Brenda Ann Kenneally, the photographer who followed the subjects for “Women of Troy” for 6 years, has published an essay with Virginia Quarterly Review discussing her work.
Her essay begins: “The city of Troy sits on the banks of the Hudson River less than 150 miles north of New York City. During the War of 1812, a local butcher named Sam Wilson marked barrels of his meat to be shipped to American troops with the label “U.S.” Soldiers joked that it stood for Uncle Sam, and Troy is still known as “The Home of Uncle Sam.” In the 1820s, Hannah Lord Montague invented the detachable shirt collar and spawned an industry that became the cornerstone of the regional economy, employing over 8,000 sewing-machine operators. During the Civil War, the city’s steel-processing plants made millions of dollars manufacturing horseshoes and figured prominently in the Union victory. Troy helped forge the American ideology and exemplified the possibilities of the nation’s future.”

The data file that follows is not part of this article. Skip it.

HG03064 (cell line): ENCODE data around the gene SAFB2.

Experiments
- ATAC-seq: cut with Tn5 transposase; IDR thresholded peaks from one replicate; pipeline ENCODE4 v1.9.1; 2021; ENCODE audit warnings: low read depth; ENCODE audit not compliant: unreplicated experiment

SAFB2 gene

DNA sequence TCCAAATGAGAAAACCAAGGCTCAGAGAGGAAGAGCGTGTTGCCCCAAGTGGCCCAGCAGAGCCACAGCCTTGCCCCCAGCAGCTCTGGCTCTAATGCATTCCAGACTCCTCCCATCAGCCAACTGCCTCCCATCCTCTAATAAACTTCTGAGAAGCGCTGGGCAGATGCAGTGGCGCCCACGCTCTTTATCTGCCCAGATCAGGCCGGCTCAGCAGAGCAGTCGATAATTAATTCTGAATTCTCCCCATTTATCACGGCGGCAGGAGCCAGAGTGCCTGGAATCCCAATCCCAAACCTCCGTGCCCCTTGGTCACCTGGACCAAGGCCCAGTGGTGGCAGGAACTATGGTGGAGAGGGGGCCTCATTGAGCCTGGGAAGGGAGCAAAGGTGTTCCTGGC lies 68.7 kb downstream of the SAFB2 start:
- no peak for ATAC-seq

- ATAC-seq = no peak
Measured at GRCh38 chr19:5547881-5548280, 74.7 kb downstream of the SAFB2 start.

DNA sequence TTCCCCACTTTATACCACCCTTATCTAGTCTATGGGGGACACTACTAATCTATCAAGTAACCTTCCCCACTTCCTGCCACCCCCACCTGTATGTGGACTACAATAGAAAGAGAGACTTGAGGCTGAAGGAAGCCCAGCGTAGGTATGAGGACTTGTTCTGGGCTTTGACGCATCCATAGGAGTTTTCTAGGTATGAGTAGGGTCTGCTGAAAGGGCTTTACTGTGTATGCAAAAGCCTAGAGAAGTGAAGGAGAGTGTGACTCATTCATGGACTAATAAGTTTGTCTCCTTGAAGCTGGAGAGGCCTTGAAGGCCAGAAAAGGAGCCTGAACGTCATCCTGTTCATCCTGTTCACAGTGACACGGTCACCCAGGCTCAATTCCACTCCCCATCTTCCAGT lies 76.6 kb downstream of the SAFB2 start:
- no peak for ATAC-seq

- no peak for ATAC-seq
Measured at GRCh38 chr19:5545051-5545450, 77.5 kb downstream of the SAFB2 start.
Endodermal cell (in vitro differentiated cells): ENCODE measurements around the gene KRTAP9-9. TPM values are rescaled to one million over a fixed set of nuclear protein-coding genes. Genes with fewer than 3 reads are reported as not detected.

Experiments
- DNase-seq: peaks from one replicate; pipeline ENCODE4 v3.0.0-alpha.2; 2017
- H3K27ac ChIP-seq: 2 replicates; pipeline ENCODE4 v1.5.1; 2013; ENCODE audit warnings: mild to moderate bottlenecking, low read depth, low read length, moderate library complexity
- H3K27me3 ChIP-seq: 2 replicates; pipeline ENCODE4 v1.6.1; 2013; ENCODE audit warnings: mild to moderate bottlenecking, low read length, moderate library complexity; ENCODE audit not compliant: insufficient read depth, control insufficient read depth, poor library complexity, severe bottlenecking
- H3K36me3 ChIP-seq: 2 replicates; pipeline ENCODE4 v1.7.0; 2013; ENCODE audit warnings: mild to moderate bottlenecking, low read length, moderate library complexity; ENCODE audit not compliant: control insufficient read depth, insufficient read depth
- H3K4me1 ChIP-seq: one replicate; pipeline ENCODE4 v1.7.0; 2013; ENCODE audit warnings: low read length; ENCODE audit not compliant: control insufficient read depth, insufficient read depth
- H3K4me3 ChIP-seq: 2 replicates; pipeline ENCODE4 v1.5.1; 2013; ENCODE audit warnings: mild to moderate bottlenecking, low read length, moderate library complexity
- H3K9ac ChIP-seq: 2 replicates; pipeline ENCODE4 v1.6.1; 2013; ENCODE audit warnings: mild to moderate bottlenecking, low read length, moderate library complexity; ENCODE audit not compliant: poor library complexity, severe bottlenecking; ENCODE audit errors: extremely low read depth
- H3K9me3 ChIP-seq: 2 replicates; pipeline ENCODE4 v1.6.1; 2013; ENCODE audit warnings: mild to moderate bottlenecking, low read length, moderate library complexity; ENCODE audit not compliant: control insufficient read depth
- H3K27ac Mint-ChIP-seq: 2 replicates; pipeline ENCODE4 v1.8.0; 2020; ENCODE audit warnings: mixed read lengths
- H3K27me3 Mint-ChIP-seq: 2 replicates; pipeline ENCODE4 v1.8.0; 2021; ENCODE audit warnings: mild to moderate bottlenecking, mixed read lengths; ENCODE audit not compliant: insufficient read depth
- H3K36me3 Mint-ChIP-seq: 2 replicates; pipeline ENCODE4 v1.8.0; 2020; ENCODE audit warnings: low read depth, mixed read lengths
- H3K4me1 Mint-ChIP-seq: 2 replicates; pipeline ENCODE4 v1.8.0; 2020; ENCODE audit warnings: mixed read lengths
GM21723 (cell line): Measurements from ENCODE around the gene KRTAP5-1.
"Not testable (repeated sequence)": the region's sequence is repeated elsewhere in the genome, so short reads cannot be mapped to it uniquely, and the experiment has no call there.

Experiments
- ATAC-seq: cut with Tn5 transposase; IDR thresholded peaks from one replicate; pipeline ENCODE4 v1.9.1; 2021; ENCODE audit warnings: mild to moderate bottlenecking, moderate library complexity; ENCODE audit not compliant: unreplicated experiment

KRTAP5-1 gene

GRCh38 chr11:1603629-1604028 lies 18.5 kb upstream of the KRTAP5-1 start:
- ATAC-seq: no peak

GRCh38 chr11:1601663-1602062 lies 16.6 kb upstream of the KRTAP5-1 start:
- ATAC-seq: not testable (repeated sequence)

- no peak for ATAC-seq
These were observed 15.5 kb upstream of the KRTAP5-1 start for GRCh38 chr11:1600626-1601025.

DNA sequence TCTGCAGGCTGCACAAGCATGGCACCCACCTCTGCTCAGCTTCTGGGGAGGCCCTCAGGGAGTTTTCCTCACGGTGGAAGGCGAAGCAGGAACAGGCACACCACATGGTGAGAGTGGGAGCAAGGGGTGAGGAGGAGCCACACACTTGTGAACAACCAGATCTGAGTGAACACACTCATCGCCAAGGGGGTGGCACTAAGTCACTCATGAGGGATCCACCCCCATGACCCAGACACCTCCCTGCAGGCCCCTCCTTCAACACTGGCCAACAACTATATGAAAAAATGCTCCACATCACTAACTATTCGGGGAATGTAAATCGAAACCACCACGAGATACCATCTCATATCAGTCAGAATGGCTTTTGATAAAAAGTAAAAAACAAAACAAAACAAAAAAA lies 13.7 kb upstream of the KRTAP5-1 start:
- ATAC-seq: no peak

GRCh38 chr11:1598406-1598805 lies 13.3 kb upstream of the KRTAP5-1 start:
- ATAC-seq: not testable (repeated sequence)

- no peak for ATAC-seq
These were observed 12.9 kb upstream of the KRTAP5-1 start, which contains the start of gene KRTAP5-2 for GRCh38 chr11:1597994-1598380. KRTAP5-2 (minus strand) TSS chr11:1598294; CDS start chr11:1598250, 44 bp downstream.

To read “Upstate Girls” click here.